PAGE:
Perhaps the most notable difference between steppers and servomotors is that servomotors improve positioning with closed loop control. Although some stepper packages take advantage of closed loop control, accurate and high-speed motion profiles without the motor stalling and the related position error is a common advantage of servomotors. Closed-loop position control, higher torque and higher speeds of the servomotor all confer benefits in high-accuracy applications.

Compared to ac and dc motors operated with variable speed drives, servo systems have a clear advantage with respect to speed, high peak torque, and acceleration. Servos operate accurately at speeds up to 5,000 rpm or more. Their closed-loop positioning capability also far exceeds typical positioning capabilities of variable speed motors and drives. Servo systems can also operate in a pure-torque mode where the system provides a specific amount of torque without regard to position or speed. This is a common requirement in various winding operations. 

8 critical precision motion components

When replacing an existing servo system, the same power size can usually be selected, even though the motor may be a different physical size. When deciding on a servo system for a new application, sizing software is often used. This software contains the mathematical formulas used to determine the inertia of the load, a critical parameter when selecting a servo.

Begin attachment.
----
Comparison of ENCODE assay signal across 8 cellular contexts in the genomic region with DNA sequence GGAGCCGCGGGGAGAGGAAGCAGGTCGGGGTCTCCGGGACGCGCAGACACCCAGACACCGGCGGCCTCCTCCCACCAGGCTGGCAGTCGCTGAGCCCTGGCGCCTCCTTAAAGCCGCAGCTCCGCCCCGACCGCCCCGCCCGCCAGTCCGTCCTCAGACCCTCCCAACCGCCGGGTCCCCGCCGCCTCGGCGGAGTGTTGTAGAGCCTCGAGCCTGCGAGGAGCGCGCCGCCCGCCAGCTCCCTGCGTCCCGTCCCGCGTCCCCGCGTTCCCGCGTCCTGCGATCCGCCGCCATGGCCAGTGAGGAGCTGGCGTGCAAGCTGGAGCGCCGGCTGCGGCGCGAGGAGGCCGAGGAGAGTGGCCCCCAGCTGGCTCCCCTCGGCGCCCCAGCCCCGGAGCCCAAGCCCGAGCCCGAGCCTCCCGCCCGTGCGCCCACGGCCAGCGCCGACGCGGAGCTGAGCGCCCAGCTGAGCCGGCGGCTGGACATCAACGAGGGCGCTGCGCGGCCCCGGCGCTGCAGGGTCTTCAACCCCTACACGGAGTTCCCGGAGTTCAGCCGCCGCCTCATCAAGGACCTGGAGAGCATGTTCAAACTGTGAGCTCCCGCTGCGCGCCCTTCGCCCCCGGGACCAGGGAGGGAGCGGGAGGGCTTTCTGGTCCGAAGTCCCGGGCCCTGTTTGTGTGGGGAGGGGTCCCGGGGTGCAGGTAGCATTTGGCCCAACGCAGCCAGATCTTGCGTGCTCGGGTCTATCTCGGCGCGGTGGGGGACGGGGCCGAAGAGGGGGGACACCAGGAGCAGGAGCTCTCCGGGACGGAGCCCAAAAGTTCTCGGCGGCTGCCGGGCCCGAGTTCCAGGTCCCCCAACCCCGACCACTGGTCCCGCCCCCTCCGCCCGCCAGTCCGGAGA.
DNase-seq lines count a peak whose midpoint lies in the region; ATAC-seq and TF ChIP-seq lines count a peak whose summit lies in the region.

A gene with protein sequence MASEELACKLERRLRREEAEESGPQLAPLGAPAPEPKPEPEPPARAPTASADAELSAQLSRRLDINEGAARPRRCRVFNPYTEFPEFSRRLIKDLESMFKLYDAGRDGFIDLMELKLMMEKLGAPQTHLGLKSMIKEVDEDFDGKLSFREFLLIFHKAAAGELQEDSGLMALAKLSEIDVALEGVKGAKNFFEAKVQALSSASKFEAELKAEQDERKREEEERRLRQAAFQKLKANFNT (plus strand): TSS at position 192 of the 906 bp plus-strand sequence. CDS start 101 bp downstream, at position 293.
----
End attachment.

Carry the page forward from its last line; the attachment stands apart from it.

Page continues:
Many components are specified, designed, installed, and tested to create a servo system. Eight critical components for precision motion control are:

  1. Servomotor
  2. Encoder feedback
  3. Motor drive
  4. Gearbox
  5. Actuator
  6. Motion controller
  7. Drive communication hardware
  8. Control and tuning software.

The servomotor, encoder feedback, and servo drive, sometimes called an amplifier, must be designed to work together as a package, and carefully matched to the motor and load.

The type of actuator and even the actuator material selection must be carefully considered. In some applications, for example, an aluminum lever actuator might flex too much for accurate motion, so stiffer materials or structural bracing should be considered.

For high-performance systems, the reflected inertia of the load including any gearbox and actuator inertia should be kept as low as possible—ideally a 1:1 match to the inertia of the motor—but often acceptable performance can be achieved with inertia mismatch as high as 5:1 or even 10:1.